Saturday afternoon, Oilers alumni will take on Flames alumni as the Boundary Battle of Alberta will take place and the Lloydminster Centennial Civic Centre. The 3 PM game is sold out and has been for months now. However, the noon game was added and there are in fact still tickets available for it. Just go to http://lrhf.ca/bboa or go to Boundary Ford to pick yours up in person. Proceeds for this game are going to the mental health initiative Project Sunrise. For me, that’s the big seller. I’m a guy who has fought with ADHD, anxiety, and depression. I hit the trifecta some might say! But it’s nothing to make light of and I know what I’ve gone through and don’t wish it on anyone. It’s constantly on my mind. I never want to make people feel the way that I do when I’m at my lowest. So that is near and dear to me. But for a lot of people, they want to know what exactly they’re going to spend $25.00 a ticket on. Well, thankfully I’m here for you! Allow me to lay out exactly who will be taking the ice this Saturday in Lloydminster.
The only man in the game who didn’t play for either team, however, Brown likely sees himself as an Oiler these days as an in-game analyst on 630 CHED broadcasts. Brown had his breakout season in 88-89 as he put up an eye-popping 49 goals and 115 points in just 68 games.
The local boy doesn’t get the recognition he perhaps should for etching out the career he did. The 1st overall pick of the 1992 supplemental draft went onto play 659 games in the NHL, 113 of them with the Oilers. Perhaps the highlight of his career was this massive OT goal playing for the Leafs against Wade Redden’s Sens at the height of the battle of Ontario.
Debrusk came to the Oilers in the fall of 1991 in one of the most famous deals in team history which saw Mark Messier shipped to the New York Rangers. One of the most feared players in the mid-late 90’s, DeBrusk played 401 NHL games in his career, 228 of them with the Oilers. He remains a fan favourite today doing a terrific job as the colour analyst for the team’s TV broadcasts on Sportsnet West.
The top pick of the 2nd round in the 2002 NHL draft, the man known to Oilers fans as JDD first came on the scene early in the 08-09 season as he put on a show in back to back starts against the Devils and Rangers stopping 77 of 80 shots against in those two games. JDD also got 48 starts during the 09-10 campaign.
A 1st round pick of the Dallas Stars in the 2004 NHL draft, Fistric was dealt to his hometown Oilers right before the start of the lockout shortened 2013 season. Fistric got into 25 games with the Oilers that season, 325 in his NHL career.
Cold Lake’s own was the 6th overall pick in the 1974 NHL draft by the Minnesota North Stars. Hicks played in 561 games during his NHL career, 186 of them with the Oilers. In fact, Hicks best statistical season came with the Oilers in their first season in the NHL as Hicks had 9 goals and 40 points in 78 games.
Big Georges remains one of the most popular Oilers not named Gretzky, Messier or McDavid. Perhaps the top enforcer in the NHL during his time with the club, Laraque was the 31st pick in the 1995 draft and as it turned out he was far and away the top player of that draft for the Oilers. 695 NHL games in his career, 490 of them with the Oilers.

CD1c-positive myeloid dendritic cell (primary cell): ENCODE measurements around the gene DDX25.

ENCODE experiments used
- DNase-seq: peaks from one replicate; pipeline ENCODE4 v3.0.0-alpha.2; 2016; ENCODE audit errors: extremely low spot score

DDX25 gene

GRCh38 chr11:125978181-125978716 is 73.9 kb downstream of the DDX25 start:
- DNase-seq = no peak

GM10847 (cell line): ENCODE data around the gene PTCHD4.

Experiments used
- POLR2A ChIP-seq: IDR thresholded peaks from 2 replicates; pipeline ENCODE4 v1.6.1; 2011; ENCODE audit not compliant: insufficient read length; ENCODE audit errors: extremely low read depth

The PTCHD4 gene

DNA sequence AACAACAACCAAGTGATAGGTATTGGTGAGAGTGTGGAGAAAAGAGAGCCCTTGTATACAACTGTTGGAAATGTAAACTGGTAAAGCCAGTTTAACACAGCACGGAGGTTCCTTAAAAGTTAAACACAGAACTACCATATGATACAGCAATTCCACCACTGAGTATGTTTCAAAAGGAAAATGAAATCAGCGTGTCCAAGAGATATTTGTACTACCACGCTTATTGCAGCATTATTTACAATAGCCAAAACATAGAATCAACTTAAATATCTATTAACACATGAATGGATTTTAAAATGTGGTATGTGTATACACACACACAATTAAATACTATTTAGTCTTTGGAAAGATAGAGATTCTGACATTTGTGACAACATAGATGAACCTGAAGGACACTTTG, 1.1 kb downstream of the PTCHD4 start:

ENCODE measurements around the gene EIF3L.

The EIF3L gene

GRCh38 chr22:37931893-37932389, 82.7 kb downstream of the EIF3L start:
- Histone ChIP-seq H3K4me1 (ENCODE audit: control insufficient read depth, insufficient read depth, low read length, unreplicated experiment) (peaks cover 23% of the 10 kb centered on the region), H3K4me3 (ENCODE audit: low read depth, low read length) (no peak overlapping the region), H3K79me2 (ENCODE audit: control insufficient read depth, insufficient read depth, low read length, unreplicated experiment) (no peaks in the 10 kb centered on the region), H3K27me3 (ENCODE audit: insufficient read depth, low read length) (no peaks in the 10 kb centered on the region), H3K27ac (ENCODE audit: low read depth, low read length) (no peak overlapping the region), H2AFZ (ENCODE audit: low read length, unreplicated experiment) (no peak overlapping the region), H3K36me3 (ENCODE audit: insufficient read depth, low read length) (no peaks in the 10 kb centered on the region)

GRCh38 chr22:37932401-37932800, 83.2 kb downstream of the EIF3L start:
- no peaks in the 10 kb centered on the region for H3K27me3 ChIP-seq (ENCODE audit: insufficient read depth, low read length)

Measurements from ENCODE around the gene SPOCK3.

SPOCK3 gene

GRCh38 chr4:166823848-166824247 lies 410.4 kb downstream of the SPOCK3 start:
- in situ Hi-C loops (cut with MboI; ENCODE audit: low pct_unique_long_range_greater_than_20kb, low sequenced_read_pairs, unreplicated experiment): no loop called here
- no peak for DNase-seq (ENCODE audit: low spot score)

When Moreau was named the captain of the team prior to the 07-08 season, I don’t recall any debate about it. It was as if the fan base just collectively said “he better be”. Moreau was a warrior for the organization. The 14th overall pick of the 1994 draft, Moreau came to the Oilers the morning of March 20th, 1999 in a blockbuster deal that saw Boris Mironov go to Chicago. 928 games in the NHL, 653 of them with the Oilers. As I mentioned, he was named captain of the team prior to the 07-08 season, which ironically may have been the most difficult stretch of his career. Just seven games into the 06-07 season, Moreau needed to have reconstructive surgery on his shoulder. Then in the 07-08 pre-season, he fractured his tibia blocking a shot, which forced him to miss the first 48 games of that season. He then returned for 25 games, until yet another set back as he broke his leg and was done for the season again. Some might hang up their skates after such an awful stretch. Moreau however played nearly a full season in 08-09 for the Oilers and in doing so received the King Clancy Award for best exemplifying leadership qualities on and off the ice and by also making significant humanitarian contributions to the Oilers Community Foundation.
If you’re an Oilers fan, then without a doubt your fondest memories of the club in the last 25 seasons came in the spring of 2006. That entire season was special as it finally felt as though the Oilers could legitimately compete with the rest of the league thanks to the salary cap. But after a bit of a disappointing regular season that saw the club really struggle to get in the playoffs, they went on an amazing run. And right at the forefront of that run was Fernando Pisani with his unbelievable 14 goal performance. The Edmonton kid was an 8th round pick of the club in the 1996 draft and clawed his way up the ranks before finally getting his shot during the 02-03 season and once he got his spot he never gave it up. He played 462 NHL games, 402 of them with the Oilers.